The nation's best ambulance service is set to be abolished, MPs have warned.
Ministers were urged to scrap plans to merge Staffordshire Ambulance Service, in a Commons debate. The service is to join forces with three others to create one giant service for the entire West Midlands region.
The reforms are part of a trend towards services based on the nine official regions of England.
Fire services and health authorities are also merging to create regional bodies, and police constabularies are likely to go the same way.
MPs poured scorn on claims that merging ambulance services would lead to the entire West Midlands enjoying the same high standards as Staffordshire.
Charlotte Atkins (Lab Staffordshire Moorlands): "Time and again I have heard Ministers say that the objective is to bring the rest of the West Midlands up to Staffordshire's standards. Let us not kid ourselves.
" Staffordshire's performance has been achieved over ten years of development. It has been achieved only through the determination and vision of one man, Roger Thayne, the chief executive of Staffordshire Ambulance.
" The NHS is hugely resistant to change. Ambulance services have for years known why Staffordshire is better, but they have been unwilling to follow in Staffordshire's footsteps. It will not happen with this merger; in fact, the reality of reorganisation is that the ambulance system in the west midlands will be
disturbed for some time."
She added: "More lives are saved by ambulance services in Staffordshire than elsewhere. They achieve 200 successful resuscitations from cardiac arrests every year.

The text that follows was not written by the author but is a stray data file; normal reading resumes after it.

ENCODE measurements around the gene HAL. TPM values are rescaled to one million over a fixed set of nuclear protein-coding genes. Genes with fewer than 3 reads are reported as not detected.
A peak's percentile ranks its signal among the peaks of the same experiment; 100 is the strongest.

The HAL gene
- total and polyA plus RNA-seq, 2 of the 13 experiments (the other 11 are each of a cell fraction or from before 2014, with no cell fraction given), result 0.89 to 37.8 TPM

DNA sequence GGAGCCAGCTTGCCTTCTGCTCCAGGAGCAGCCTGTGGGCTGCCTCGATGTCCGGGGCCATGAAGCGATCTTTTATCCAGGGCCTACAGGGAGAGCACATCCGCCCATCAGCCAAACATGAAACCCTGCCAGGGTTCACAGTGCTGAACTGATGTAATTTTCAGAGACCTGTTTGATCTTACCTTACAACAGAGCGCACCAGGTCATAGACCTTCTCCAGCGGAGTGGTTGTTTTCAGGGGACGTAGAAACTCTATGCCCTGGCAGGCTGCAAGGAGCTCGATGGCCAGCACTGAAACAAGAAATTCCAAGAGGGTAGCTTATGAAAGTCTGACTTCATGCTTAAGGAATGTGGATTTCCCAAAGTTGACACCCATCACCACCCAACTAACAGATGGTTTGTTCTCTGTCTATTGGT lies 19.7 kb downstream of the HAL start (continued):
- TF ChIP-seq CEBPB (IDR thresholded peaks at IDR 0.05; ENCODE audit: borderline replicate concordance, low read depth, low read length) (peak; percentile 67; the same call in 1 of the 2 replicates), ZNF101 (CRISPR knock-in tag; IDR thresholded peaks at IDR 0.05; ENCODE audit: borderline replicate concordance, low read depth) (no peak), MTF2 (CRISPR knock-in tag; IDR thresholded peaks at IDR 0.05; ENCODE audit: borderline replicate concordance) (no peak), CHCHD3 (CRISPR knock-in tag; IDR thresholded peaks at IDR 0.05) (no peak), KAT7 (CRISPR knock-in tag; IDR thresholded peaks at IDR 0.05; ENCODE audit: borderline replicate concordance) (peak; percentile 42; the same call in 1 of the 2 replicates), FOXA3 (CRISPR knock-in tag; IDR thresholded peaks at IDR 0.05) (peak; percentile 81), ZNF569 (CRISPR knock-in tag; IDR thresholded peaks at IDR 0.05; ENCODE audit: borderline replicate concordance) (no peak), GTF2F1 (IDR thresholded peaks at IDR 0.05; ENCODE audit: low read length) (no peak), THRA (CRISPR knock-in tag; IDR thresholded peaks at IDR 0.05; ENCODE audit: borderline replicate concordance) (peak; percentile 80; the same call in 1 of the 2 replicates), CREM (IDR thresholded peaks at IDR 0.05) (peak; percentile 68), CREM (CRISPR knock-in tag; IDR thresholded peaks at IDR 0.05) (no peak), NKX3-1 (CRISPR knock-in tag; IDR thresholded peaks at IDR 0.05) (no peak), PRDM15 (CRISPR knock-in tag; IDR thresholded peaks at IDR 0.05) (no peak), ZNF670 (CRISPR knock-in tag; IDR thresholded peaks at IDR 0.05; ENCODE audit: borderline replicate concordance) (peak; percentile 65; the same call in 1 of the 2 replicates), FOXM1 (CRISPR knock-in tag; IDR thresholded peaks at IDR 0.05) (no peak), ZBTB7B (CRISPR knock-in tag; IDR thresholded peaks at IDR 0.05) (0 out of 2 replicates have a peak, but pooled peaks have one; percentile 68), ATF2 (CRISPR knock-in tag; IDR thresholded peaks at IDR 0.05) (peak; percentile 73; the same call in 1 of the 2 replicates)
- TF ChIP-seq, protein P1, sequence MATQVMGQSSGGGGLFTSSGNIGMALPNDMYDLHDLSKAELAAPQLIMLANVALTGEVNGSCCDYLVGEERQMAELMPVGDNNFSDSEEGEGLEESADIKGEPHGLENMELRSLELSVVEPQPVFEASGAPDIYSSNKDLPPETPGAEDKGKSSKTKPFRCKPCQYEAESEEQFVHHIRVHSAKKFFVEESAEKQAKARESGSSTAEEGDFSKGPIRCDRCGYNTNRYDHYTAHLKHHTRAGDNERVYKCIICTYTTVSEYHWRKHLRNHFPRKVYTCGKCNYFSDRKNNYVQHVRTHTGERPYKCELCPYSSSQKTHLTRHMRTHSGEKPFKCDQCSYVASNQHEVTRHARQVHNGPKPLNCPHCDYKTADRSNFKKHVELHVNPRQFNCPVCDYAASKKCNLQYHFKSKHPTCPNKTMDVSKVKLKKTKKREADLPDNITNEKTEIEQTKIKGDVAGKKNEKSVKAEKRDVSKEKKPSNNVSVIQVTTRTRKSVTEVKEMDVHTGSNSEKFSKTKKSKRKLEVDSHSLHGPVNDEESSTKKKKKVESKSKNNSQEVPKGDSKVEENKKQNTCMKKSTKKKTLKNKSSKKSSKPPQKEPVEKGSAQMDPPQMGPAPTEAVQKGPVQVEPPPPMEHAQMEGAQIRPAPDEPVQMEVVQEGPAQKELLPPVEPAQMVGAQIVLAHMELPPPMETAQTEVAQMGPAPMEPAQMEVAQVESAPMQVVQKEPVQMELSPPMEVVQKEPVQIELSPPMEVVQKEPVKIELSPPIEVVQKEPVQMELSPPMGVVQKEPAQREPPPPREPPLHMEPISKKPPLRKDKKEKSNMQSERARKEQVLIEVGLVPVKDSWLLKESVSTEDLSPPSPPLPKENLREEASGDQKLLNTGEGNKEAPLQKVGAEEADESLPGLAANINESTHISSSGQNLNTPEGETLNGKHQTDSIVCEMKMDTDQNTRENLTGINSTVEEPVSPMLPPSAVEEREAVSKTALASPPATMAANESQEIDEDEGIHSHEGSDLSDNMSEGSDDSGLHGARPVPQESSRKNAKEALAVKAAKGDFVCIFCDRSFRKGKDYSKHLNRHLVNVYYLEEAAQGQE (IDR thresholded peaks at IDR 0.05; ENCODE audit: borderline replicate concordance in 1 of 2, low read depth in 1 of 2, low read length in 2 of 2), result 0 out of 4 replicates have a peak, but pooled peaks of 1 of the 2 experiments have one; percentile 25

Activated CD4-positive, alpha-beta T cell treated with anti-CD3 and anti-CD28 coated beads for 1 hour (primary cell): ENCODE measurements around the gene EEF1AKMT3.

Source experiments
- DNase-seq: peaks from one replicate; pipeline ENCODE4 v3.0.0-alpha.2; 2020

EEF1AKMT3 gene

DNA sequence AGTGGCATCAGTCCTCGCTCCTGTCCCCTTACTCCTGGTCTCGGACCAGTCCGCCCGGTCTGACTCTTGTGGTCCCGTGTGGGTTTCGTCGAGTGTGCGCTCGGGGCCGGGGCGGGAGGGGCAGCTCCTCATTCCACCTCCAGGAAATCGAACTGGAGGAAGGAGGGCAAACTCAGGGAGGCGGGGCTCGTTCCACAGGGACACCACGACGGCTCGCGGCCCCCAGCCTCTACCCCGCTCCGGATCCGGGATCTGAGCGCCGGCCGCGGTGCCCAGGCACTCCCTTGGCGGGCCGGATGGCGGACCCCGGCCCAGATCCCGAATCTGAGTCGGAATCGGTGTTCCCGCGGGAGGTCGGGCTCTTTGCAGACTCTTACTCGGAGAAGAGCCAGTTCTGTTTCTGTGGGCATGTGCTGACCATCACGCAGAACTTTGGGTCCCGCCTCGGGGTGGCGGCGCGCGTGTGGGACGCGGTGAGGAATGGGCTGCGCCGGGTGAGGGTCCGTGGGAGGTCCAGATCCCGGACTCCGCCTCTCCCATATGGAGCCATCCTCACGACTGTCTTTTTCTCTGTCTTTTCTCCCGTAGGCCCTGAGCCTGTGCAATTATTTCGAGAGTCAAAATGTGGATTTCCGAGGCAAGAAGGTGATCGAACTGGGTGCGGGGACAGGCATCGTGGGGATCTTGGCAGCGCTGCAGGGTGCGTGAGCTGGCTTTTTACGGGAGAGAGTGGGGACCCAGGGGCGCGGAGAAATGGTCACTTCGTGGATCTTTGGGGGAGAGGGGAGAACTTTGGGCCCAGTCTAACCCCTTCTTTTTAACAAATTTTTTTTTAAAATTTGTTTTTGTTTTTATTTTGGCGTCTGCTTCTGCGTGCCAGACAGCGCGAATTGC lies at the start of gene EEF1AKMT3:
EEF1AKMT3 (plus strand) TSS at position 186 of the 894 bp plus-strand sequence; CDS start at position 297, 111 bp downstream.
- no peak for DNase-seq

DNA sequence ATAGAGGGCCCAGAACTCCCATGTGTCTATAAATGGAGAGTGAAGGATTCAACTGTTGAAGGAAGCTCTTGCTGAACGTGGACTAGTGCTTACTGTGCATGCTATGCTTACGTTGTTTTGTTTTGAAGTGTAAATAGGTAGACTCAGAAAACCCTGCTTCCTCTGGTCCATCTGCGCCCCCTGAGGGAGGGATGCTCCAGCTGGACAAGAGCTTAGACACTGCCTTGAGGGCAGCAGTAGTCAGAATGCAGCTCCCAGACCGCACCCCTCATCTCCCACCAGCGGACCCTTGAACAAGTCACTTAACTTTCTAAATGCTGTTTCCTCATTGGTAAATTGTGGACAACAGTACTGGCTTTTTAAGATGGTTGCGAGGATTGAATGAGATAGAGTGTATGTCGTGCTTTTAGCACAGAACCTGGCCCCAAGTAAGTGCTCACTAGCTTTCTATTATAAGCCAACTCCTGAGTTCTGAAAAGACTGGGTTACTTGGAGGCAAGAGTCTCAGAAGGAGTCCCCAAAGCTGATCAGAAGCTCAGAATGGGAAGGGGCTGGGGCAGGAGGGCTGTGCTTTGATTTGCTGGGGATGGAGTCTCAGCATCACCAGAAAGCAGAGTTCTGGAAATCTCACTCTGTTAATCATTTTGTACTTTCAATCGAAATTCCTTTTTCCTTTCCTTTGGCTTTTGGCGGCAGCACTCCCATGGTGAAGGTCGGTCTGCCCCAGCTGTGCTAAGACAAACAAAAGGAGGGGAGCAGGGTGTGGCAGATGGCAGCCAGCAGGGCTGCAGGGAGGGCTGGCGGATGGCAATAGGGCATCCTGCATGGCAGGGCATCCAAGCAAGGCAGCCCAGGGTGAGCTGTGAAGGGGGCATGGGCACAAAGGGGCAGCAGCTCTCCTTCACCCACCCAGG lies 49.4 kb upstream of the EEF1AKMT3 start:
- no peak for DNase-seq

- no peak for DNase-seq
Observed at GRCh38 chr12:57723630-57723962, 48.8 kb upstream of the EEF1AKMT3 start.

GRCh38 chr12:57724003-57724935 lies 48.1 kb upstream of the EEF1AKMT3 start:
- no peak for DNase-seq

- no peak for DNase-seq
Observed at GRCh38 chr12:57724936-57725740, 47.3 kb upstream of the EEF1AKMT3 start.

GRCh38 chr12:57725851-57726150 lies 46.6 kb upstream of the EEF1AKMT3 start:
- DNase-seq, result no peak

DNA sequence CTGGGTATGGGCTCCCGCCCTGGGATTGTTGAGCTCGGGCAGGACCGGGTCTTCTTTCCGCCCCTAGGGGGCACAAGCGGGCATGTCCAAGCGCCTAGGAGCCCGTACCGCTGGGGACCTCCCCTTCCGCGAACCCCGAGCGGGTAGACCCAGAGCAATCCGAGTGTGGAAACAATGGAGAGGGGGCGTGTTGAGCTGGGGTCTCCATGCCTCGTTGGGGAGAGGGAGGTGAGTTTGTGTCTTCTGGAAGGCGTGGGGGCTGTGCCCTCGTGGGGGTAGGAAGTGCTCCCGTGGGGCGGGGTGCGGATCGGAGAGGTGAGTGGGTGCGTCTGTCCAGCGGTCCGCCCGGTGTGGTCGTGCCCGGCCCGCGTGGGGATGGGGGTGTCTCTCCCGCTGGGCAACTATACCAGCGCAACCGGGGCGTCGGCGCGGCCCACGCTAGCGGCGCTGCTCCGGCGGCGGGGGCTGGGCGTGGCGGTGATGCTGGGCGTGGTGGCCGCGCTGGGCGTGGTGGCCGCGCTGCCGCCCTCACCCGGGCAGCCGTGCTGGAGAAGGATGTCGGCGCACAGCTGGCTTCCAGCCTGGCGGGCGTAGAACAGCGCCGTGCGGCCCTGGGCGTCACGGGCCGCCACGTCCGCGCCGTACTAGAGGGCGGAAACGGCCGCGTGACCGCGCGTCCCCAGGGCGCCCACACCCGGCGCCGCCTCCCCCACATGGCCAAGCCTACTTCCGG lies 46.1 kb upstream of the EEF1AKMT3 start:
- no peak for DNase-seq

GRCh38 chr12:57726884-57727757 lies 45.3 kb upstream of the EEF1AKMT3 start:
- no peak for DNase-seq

" Staffordshire is the cheapest service. Why? Because it is the most efficient. It can treat 40 per cent of emergency and urgent responses at home saving £100 per hospital visit." She was backed by Janet Dean (Lab Burton), who said: "I echo her comments about the Staffordshire Ambulance Service, which is consistently the best in the country, offers value for money, and is innovative. If it is not broken, we should not try to fix it."
And Tony Wright (Lab Cannock Chase) said it was "daft" to abolish a service that was performing " outstandingly well".
Health Minister Liam Byrne, MP for Birmingham Hodge Hill, attempted to reassure critics.
He said: "The plans that have been put forward in the West Midlands confirm that there is a need for local call centres, and local management autonomy and flexibility, if we are to preserve the advantages and secure the further advantages of the plans for new investment."